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Re: Austin, TX
« Reply #95 on: June 03, 2020, 06:25:19 PM »

I swear I mentioned I drove 290 late at night and in the very wee hours of the morning, i.e. nobody on the road and still was an hour slower than 71 during a week day.  That part isn't moot.  Trust me, it's more out of the way.  It just is.
Towns, traffic signals, slower speed limits, etc.

Did you drive said route after the Manor Expwy, and US-290 freeway upgrade to SH-6 were complete?

Google says otherwise as far as "out of the way". It says 162 miles for US-290, and 165 miles for SH-71 / I-10. Routed from Downtown Houston to Downtown Austin.

Okay, then I guess I don't know what I'm talking about.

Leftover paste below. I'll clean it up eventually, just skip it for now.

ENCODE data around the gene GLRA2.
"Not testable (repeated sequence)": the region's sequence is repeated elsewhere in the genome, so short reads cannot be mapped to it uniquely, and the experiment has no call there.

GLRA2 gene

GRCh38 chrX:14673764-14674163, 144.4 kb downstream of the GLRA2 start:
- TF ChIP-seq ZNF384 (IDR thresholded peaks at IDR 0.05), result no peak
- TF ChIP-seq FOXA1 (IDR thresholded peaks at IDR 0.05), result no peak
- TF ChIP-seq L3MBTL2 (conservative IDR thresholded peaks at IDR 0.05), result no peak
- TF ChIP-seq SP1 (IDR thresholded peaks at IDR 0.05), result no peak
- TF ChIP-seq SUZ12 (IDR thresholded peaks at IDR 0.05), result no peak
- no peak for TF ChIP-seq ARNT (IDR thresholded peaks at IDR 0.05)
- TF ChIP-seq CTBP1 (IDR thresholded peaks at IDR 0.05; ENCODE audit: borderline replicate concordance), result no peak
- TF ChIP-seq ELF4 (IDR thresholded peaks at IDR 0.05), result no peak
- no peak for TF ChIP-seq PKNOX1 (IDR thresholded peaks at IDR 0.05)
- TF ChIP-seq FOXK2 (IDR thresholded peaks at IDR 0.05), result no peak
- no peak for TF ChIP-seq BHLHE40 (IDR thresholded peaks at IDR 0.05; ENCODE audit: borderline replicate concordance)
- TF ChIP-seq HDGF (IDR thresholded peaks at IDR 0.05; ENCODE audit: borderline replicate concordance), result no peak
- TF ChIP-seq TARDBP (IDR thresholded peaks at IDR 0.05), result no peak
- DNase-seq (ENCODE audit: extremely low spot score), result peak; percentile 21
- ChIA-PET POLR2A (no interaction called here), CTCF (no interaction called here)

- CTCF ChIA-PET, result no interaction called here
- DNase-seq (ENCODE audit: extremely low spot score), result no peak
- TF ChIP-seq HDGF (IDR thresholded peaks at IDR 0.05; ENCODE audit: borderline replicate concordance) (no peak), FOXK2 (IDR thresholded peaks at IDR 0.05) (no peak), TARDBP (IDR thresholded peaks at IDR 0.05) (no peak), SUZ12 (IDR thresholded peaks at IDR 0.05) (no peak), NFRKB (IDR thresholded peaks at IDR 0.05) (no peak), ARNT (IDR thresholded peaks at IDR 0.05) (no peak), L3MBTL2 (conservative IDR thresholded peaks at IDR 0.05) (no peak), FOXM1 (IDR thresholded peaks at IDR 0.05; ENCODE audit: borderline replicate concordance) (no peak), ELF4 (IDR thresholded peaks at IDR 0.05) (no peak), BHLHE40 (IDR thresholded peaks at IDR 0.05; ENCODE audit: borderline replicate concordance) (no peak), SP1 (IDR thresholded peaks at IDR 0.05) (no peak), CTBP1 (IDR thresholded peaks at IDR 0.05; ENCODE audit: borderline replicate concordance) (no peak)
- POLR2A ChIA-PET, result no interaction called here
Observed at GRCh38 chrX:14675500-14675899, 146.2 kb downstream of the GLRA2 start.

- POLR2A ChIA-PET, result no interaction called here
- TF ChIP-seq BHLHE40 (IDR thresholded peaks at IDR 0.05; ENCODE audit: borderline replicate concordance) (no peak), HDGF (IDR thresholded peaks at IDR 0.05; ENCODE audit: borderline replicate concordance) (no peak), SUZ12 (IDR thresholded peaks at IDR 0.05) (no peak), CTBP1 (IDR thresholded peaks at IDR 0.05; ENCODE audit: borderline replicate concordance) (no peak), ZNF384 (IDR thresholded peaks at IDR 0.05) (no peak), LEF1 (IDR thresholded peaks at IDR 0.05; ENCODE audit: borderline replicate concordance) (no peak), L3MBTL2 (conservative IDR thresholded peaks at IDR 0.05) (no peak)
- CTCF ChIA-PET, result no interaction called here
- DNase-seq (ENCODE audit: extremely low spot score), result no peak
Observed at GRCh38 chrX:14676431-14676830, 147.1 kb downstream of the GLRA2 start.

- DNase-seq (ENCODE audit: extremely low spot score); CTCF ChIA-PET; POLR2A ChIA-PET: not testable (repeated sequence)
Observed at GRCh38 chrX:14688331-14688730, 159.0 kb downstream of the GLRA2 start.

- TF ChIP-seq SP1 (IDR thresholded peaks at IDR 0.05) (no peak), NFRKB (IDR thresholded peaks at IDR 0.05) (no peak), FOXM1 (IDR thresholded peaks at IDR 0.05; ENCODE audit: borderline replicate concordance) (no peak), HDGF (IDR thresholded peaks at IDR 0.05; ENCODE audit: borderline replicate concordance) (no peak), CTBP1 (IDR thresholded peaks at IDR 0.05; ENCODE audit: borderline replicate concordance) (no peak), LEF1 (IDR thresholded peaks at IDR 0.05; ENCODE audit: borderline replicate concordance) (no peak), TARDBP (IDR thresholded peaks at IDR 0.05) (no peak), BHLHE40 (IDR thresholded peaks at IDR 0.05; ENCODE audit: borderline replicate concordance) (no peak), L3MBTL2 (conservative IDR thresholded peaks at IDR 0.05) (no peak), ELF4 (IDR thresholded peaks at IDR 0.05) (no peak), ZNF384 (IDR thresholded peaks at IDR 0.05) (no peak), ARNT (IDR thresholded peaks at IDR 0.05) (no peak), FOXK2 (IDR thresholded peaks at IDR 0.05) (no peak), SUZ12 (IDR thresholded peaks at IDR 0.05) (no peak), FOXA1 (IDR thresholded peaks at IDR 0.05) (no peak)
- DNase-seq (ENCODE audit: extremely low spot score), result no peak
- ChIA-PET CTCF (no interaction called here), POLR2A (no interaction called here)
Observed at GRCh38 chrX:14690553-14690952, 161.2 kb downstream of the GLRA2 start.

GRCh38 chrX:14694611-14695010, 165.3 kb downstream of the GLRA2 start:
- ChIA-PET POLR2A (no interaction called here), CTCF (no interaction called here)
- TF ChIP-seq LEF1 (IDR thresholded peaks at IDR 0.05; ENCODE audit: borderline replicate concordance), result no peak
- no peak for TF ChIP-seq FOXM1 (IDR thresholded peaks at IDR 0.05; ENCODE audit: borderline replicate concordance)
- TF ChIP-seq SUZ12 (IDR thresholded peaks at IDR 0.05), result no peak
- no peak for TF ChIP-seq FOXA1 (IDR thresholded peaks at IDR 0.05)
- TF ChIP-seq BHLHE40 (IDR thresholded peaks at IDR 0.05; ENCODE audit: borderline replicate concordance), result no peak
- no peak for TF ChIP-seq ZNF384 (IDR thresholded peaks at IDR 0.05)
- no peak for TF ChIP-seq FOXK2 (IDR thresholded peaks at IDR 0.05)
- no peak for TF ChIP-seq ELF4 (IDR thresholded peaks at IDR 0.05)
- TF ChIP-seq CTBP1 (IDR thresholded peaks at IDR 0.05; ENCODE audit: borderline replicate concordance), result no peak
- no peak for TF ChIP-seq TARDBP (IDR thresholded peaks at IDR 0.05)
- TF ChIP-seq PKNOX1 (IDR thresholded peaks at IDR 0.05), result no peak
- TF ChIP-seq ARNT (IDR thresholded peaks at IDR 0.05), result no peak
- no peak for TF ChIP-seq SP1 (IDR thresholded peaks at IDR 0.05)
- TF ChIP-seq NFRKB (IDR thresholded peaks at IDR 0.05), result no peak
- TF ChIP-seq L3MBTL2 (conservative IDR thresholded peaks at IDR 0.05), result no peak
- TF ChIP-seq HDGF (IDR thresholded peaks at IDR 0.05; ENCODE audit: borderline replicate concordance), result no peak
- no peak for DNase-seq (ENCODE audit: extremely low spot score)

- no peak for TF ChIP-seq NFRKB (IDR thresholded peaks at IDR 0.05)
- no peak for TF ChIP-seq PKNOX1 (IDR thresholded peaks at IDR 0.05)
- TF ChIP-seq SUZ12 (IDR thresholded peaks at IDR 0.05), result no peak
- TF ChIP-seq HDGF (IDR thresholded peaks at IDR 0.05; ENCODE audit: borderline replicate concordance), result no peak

I was also referencing 15-20 years ago when there was no freeway bypass in Bastrop and less freeway in Austin to deal with and it was still faster.
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Re: Austin, TX
« Reply #96 on: June 03, 2020, 08:11:58 PM »

The lack of Houston-Austin direct interstate connection is embarrassing at least.  It's a short 163 mile corridor that, if you use the SH-71 alignment would be even shorter via Interstate 10.  Something has to be done!

I've said it before and I'll say it again: the only place I've ever heard the idea of an interstate between Austin and Houston being promoted is on this forum.

Over the last 30+ years, I've never heard or seen (in the press) the idea promoted by an elected official, government entity, business organization, TxDOT, transportation council (i.e. HGAC or CAMPO), transportation advocacy group. or small city between Houston and Austin.

Keep in mind that Austin and Houston don't feel any kinship. Austin sees Houston as a huge toxic waste pit, and Houston sees Austin as an overrated place populated by a bunch of freaks and weirdos.